November 25, 2023
As a professional Jiu-Jitsu athlete, you have many tools at your disposal to overcome all sorts of adversaries on your way to the top. The human body is your playground, as you’re able to pick and choose any area to land your attack. But when it comes to back takes, the tried and true route to success is the rear naked choke.
Different from other levers and attacks you might employ during a match, chokes do not take individual traits into consideration. After all, Having above-average flexibility isn’t that big of a deal when you can’t breathe. The downside is that landing a choke can be more difficult and taxing on the attacker, so we’ve set aside three essential tips for you to make the most out of your rear naked choke.
Pay attention to the forearm below the chin
There’s an old Jiu-Jiutsu saying that states: «Everything below the eyebrows is a neck». When attempting a rear naked choke, submission by crushing the jaw is also an option when crossface is allowed, but relying on brute force in Jiu-Jitsu might sacrifice too much of your energy. If you’re going with technique over strength, start your RNC by paying attention to the first forearm, which must go under the chin to reach the opponent’s neck. Seeking this path from the side, feiting which of your arms will advance first may be a good strategy to overcome the «hide the neck» instinctive defense.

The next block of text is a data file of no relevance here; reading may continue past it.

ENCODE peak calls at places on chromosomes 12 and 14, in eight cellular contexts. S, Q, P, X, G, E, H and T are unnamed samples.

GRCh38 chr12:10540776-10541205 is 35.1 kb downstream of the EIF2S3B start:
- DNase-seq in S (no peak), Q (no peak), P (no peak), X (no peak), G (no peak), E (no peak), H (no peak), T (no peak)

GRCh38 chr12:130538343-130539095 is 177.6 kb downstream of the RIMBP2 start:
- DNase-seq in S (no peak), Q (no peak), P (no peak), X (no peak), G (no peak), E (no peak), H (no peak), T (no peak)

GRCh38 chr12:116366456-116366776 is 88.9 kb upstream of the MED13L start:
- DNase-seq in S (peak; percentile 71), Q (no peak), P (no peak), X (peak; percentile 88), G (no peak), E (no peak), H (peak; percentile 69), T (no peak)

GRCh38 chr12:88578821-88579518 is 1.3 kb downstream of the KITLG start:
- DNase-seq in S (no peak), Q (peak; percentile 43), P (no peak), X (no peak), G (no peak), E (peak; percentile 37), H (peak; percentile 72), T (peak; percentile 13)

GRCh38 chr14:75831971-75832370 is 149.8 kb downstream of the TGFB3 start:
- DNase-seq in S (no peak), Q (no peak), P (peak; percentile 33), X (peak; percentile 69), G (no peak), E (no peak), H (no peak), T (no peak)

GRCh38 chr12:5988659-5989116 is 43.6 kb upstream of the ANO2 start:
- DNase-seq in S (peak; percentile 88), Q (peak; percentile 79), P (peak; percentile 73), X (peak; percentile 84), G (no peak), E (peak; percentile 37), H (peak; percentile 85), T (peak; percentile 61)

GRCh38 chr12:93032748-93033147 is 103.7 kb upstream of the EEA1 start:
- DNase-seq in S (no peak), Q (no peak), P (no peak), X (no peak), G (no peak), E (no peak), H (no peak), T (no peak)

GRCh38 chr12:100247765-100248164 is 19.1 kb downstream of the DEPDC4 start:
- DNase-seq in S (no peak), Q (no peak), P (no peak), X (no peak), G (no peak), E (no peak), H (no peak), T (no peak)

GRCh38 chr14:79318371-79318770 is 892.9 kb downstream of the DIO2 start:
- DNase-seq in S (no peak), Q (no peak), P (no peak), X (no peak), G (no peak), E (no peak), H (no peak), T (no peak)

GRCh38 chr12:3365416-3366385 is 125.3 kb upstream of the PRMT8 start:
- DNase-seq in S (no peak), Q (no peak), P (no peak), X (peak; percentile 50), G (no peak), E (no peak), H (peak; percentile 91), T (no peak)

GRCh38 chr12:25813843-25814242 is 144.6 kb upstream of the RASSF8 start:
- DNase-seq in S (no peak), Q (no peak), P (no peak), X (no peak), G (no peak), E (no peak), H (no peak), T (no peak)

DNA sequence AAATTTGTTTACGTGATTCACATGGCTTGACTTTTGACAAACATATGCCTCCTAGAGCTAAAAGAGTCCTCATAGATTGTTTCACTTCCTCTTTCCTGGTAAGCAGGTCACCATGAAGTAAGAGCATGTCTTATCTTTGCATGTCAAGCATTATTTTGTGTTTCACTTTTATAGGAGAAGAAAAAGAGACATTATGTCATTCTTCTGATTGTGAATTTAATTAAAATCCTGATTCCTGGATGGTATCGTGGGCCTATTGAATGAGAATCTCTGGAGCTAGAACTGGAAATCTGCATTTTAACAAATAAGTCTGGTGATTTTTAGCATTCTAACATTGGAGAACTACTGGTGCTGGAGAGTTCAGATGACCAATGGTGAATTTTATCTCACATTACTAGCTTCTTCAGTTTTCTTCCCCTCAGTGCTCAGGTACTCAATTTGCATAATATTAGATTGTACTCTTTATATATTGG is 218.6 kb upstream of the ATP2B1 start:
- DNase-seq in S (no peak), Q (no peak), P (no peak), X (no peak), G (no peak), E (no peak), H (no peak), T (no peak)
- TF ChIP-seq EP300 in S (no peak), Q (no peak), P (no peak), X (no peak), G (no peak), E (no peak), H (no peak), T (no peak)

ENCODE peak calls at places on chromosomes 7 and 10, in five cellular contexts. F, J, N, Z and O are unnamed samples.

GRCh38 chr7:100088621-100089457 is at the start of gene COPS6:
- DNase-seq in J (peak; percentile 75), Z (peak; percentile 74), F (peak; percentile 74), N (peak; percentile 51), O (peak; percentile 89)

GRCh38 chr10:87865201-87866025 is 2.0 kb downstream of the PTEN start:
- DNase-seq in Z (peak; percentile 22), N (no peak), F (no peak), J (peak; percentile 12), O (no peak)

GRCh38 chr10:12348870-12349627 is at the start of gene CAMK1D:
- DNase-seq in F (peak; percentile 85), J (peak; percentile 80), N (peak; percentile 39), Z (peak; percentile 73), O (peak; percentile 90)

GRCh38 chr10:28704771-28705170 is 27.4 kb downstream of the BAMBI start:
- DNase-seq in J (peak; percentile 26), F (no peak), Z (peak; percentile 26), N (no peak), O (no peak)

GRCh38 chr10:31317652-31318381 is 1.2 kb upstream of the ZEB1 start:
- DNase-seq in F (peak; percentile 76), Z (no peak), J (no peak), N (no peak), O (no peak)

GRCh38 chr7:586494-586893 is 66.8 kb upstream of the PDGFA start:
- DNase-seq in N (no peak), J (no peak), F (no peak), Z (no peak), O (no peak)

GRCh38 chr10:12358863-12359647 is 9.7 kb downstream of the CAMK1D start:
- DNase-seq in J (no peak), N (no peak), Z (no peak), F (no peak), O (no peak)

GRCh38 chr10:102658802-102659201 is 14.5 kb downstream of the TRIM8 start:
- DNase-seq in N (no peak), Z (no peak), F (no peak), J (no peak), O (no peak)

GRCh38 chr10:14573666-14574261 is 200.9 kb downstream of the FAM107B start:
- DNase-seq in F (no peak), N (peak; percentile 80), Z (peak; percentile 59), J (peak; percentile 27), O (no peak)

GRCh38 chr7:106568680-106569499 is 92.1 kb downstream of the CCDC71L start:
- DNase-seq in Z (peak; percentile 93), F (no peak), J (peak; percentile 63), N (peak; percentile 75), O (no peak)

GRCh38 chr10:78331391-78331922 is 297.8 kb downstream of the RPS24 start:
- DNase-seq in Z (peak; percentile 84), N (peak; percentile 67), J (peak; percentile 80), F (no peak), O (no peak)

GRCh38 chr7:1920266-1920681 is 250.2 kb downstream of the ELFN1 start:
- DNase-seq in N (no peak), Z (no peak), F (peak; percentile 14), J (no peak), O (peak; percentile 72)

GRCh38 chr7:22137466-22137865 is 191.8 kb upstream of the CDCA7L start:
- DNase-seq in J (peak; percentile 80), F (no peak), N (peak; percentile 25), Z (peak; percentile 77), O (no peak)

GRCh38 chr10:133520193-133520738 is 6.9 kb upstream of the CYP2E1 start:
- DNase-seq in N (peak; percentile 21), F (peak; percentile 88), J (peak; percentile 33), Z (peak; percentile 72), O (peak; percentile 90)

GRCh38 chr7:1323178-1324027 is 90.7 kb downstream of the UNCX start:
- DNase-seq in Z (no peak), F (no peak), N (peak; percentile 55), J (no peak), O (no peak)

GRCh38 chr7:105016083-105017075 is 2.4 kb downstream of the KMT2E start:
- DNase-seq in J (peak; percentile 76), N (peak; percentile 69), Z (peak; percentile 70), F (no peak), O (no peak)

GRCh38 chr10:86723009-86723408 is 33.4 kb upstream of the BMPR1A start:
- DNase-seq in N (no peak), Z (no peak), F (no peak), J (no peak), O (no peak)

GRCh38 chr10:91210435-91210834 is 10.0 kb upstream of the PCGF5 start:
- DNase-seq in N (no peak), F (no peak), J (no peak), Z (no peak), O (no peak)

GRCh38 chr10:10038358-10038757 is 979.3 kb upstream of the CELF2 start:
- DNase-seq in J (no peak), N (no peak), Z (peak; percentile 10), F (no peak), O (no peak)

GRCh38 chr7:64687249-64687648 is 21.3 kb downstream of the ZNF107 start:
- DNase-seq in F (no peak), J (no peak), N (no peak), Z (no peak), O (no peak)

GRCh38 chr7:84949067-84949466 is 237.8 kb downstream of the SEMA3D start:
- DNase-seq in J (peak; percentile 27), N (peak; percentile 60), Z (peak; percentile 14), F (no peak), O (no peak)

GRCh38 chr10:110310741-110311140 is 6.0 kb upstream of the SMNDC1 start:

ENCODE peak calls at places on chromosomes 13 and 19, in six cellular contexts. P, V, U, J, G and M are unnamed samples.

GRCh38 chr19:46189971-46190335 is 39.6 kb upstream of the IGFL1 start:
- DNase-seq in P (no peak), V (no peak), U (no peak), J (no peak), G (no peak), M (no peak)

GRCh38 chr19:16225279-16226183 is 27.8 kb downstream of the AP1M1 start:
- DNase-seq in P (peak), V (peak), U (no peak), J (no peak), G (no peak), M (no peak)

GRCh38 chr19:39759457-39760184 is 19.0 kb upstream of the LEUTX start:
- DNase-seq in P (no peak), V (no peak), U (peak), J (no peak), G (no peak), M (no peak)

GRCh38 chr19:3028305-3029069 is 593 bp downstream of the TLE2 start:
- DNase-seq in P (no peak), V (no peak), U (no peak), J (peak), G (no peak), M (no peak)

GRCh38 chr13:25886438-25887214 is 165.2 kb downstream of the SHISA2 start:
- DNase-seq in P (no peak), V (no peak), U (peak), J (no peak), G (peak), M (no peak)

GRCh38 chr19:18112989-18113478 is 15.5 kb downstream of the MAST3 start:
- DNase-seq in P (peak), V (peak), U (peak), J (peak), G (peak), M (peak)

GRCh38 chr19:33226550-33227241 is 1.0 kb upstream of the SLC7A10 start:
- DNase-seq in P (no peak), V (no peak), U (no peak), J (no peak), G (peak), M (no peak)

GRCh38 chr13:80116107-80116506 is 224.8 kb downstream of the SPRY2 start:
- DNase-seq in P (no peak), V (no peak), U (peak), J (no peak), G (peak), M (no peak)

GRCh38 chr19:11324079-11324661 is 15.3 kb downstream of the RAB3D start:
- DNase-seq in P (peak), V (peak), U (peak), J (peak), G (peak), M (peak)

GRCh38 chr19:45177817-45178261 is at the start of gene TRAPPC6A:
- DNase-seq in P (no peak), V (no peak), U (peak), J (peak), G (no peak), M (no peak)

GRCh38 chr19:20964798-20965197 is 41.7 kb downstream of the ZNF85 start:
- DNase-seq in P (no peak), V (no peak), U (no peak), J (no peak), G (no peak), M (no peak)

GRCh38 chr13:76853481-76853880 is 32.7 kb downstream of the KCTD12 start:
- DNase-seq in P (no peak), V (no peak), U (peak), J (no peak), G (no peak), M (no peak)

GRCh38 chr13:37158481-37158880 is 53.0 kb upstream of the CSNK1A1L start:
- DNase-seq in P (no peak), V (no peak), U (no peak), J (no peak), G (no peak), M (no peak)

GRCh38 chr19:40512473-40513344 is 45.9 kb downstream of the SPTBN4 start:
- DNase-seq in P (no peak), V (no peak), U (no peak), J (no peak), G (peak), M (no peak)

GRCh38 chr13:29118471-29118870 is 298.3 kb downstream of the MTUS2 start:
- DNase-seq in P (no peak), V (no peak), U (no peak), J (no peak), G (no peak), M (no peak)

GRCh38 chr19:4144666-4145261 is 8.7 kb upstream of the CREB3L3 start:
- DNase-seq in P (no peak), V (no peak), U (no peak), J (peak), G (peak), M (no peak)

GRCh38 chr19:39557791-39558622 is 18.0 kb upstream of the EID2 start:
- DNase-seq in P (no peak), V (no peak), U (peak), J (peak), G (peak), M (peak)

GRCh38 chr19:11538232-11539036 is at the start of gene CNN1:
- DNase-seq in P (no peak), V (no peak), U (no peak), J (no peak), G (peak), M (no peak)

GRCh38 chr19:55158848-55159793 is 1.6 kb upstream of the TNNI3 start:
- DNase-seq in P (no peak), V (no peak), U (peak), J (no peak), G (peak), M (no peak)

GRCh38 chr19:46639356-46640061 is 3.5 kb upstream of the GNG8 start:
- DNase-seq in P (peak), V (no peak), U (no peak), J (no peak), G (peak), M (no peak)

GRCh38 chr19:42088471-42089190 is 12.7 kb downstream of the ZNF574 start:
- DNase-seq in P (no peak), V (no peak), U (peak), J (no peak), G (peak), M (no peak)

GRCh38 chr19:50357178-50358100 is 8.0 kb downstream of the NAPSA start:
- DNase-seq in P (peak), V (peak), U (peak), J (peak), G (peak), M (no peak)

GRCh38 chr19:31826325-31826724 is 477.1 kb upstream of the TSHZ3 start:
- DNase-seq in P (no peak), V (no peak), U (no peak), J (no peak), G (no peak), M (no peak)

Hide your hands whenever you can
After your arm is positioned below the chin, both your hands will become the defending athlete’s target. After all, you’ll need both of them to complete the attack. Hide the passed hand behind the adversary’s shoulder and use your opposing hand, which should also be hidden behind said adversary, to reach your own biceps and lock the RNC.
Apply pressure correctly
With one hand on the biceps and the other behind the opponent’s head, it’s now time to put pressure. However, you shouldn’t attempt to crush the trachea by applying force to the front of the neck. The RNC’s goal is not to simply block air but to hamper the blood flow from the body to the head, forcing the opponent to either tap out or pass out. The correct way is to focus on the front diagonals of the neck, using the harder part of the forearm (which aligns with the thumb) to press the veins and arteries of the area. With the right adjustment, you’ll be able to submit your opponent with technique rather than strength.